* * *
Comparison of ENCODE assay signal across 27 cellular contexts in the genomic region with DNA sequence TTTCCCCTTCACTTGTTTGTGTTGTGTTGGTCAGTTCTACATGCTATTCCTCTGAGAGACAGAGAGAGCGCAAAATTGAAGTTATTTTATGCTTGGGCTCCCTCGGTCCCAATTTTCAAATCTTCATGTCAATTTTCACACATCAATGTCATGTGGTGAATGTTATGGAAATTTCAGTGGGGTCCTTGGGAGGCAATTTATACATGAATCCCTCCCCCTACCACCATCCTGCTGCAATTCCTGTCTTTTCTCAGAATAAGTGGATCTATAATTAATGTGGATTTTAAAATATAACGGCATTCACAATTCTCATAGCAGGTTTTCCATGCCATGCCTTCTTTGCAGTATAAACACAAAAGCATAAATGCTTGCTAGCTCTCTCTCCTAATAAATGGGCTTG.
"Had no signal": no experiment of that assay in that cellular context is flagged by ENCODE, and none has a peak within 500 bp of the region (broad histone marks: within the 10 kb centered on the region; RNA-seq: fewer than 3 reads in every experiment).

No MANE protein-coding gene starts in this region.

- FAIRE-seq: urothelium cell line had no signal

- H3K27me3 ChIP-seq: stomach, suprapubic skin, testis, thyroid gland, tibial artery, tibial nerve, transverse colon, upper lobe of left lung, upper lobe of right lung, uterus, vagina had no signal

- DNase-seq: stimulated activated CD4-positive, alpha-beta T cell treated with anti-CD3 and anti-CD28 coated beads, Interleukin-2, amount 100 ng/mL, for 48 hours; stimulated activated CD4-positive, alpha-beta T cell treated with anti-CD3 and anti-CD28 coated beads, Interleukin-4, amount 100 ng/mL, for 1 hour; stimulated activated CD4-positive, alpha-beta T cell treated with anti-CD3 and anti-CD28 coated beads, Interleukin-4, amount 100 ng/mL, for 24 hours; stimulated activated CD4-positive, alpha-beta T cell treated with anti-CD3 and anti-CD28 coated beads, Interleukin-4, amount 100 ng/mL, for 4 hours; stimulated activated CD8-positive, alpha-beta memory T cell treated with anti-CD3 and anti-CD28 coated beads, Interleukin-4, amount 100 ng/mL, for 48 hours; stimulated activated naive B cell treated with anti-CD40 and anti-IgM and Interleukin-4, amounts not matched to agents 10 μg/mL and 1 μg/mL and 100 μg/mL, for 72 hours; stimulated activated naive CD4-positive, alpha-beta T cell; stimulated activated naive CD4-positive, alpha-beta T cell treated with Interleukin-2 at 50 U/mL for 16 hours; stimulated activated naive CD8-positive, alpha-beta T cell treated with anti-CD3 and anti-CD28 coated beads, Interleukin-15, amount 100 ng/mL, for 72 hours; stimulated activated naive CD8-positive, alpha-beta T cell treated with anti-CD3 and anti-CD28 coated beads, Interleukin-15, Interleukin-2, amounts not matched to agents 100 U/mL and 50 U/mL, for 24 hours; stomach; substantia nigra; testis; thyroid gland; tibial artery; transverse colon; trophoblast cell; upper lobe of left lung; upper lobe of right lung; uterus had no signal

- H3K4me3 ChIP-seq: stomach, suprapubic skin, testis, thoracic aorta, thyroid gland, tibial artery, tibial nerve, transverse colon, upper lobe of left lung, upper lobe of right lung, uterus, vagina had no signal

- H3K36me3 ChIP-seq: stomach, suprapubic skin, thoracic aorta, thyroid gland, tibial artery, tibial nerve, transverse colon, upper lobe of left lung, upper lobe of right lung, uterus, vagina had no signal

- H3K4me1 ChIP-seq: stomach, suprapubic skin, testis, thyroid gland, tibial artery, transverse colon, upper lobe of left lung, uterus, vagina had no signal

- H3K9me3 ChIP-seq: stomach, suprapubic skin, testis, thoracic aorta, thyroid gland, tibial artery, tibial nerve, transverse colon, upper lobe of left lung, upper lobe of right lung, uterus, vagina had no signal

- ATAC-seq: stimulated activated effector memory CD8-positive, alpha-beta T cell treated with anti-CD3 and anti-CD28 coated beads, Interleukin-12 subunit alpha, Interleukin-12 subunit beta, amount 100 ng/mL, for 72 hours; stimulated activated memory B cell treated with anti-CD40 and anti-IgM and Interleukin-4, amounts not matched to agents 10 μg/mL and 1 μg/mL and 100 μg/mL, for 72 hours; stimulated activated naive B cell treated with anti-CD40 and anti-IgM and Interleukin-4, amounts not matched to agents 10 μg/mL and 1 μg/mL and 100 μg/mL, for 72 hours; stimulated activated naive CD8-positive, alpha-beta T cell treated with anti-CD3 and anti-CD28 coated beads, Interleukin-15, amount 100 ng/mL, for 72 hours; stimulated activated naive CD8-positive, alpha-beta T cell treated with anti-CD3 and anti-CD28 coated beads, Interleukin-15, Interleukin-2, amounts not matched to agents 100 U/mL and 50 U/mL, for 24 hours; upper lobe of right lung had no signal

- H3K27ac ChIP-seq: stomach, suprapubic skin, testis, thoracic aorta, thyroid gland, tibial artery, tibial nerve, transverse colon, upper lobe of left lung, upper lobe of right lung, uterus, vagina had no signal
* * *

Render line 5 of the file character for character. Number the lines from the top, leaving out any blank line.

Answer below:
- H3K27me3 ChIP-seq: stomach, suprapubic skin, testis, thyroid gland, tibial artery, tibial nerve, transverse colon, upper lobe of left lung, upper lobe of right lung, uterus, vagina had no signal